By Ambassador Richard N. Swett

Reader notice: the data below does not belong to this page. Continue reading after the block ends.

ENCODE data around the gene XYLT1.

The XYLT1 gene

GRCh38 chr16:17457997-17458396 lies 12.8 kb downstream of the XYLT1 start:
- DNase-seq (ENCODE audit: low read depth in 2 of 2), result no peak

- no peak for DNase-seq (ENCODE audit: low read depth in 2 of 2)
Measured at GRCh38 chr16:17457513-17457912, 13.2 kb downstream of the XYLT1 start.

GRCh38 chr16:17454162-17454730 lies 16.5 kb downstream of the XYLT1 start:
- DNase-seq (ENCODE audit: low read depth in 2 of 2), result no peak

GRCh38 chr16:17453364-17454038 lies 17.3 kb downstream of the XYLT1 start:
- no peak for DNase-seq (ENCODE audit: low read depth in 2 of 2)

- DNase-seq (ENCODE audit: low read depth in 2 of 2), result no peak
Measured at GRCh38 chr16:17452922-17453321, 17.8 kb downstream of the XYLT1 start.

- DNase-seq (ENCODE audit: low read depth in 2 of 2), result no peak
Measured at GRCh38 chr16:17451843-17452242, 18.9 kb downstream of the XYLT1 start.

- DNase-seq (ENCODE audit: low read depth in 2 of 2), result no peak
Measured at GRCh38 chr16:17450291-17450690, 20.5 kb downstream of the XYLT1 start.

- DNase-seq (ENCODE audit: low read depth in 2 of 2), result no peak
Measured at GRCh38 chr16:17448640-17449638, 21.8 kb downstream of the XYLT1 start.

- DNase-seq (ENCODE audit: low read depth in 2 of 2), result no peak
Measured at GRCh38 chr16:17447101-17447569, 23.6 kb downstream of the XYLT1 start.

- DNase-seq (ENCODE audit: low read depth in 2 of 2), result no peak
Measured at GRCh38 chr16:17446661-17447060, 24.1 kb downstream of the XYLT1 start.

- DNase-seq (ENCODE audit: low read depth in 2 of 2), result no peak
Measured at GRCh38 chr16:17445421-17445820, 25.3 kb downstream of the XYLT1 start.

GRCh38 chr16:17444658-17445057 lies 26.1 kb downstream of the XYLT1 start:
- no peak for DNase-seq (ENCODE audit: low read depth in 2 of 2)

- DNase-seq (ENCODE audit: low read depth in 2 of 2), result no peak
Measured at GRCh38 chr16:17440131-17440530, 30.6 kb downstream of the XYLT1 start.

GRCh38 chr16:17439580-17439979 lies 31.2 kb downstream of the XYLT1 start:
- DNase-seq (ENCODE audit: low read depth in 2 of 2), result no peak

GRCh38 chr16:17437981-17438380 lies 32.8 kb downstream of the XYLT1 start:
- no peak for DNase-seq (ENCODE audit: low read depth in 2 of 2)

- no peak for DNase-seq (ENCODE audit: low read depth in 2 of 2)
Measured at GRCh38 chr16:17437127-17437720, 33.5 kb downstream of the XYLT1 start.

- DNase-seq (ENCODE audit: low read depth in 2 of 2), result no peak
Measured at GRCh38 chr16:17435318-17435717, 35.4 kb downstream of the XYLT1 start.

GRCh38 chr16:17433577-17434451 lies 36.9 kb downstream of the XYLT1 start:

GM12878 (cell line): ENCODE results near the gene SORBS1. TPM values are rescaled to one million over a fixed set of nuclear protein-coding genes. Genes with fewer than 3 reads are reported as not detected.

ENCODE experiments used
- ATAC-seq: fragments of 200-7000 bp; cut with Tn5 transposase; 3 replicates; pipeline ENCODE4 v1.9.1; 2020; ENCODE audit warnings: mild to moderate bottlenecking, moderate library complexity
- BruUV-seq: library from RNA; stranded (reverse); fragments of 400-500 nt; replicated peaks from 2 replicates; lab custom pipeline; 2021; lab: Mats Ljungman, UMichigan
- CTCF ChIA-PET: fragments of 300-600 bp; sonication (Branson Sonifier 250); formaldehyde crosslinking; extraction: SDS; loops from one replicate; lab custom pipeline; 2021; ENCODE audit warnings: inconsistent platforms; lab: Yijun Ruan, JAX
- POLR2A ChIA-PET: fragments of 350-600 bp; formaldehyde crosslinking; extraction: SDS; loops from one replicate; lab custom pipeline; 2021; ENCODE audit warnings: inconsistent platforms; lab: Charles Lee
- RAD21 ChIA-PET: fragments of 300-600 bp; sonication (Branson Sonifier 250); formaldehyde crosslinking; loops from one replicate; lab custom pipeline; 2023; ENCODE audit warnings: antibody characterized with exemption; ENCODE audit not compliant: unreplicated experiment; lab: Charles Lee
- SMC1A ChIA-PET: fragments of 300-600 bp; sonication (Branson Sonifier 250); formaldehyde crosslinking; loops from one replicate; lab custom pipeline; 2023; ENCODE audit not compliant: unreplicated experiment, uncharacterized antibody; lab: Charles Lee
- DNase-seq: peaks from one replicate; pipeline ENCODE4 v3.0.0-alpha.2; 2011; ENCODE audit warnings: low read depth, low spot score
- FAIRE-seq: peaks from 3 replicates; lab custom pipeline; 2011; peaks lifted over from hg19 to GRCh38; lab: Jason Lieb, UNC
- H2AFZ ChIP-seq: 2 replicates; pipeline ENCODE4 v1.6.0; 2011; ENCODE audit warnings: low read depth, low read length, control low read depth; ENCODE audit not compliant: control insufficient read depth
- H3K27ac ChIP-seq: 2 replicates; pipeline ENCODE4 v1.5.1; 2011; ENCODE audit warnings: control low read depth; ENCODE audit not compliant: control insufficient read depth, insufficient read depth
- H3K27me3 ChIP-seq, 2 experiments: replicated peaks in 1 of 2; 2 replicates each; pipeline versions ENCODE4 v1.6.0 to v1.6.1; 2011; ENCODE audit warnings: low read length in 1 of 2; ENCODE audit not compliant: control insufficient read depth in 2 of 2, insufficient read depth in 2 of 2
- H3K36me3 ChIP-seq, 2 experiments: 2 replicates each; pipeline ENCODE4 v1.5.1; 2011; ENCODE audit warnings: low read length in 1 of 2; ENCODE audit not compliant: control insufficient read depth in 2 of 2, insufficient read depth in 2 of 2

In the interregnum between President Clinton's decision to postpone deployment o f a U.S. National Missile Defense (N M D ) program and the inauguration o f the next President in the United States, and in light o f Secretary Albright's historic visit to North Korea, it is opportune to explain the American view of the National Missile Defense Program - especially given the broad bipartisan support for this project as evidenced in the recent presidential campaign. The discussion o f N M D is especially apt in this first issue o f Militæ rt Tid s- skrift in the year 2001. In the last decades there have been abrupt changes in the international security environment. Some o f them, such as the collapse o f armed confrontation resulting from the Cold War, are most welcome. Others, such as the proliferation o f missiles and weapons o f mass destruction, are not. The deli- very o f weapons o f mass destruction to U.S. soil is unquestionably the chie f se- curity issue confronting American political leaders over the next quarter century. In this new century, we must all be able to anticipate other abrupt changes, no matter how imperfectly, and prepare ourselves to protect our populations from them. N M D is intended to begin to respond to changes we already clearly see with an anticipating approach to defense that builds on the arms control and non- proliferation efforts o f the last half-century, but aiso takes future challenges into consideration. Development and testing o f a new N M D system w ill go forward - and pol- icy makers on both sides o f the Atlantic w ill continue to wrestle with the accom- panying political, security, and diplomatic concerns. Denmark and the United Kingdom are key among the N A T O Allies, as they host radars at Thule, Greenland and Fylingdales, U .K , that are projected to be part o f the N M D sys- tem as currently envisioned. Also o f great importance in this discussion is the opinion o f the Greenland Home Rule Government, whose interests in this issue we fully appreciate. In an effort to further understand U.S. views as we move towards a new U.S. Administration and the year 2001, I am pleased to offer the following N M D perspective to you.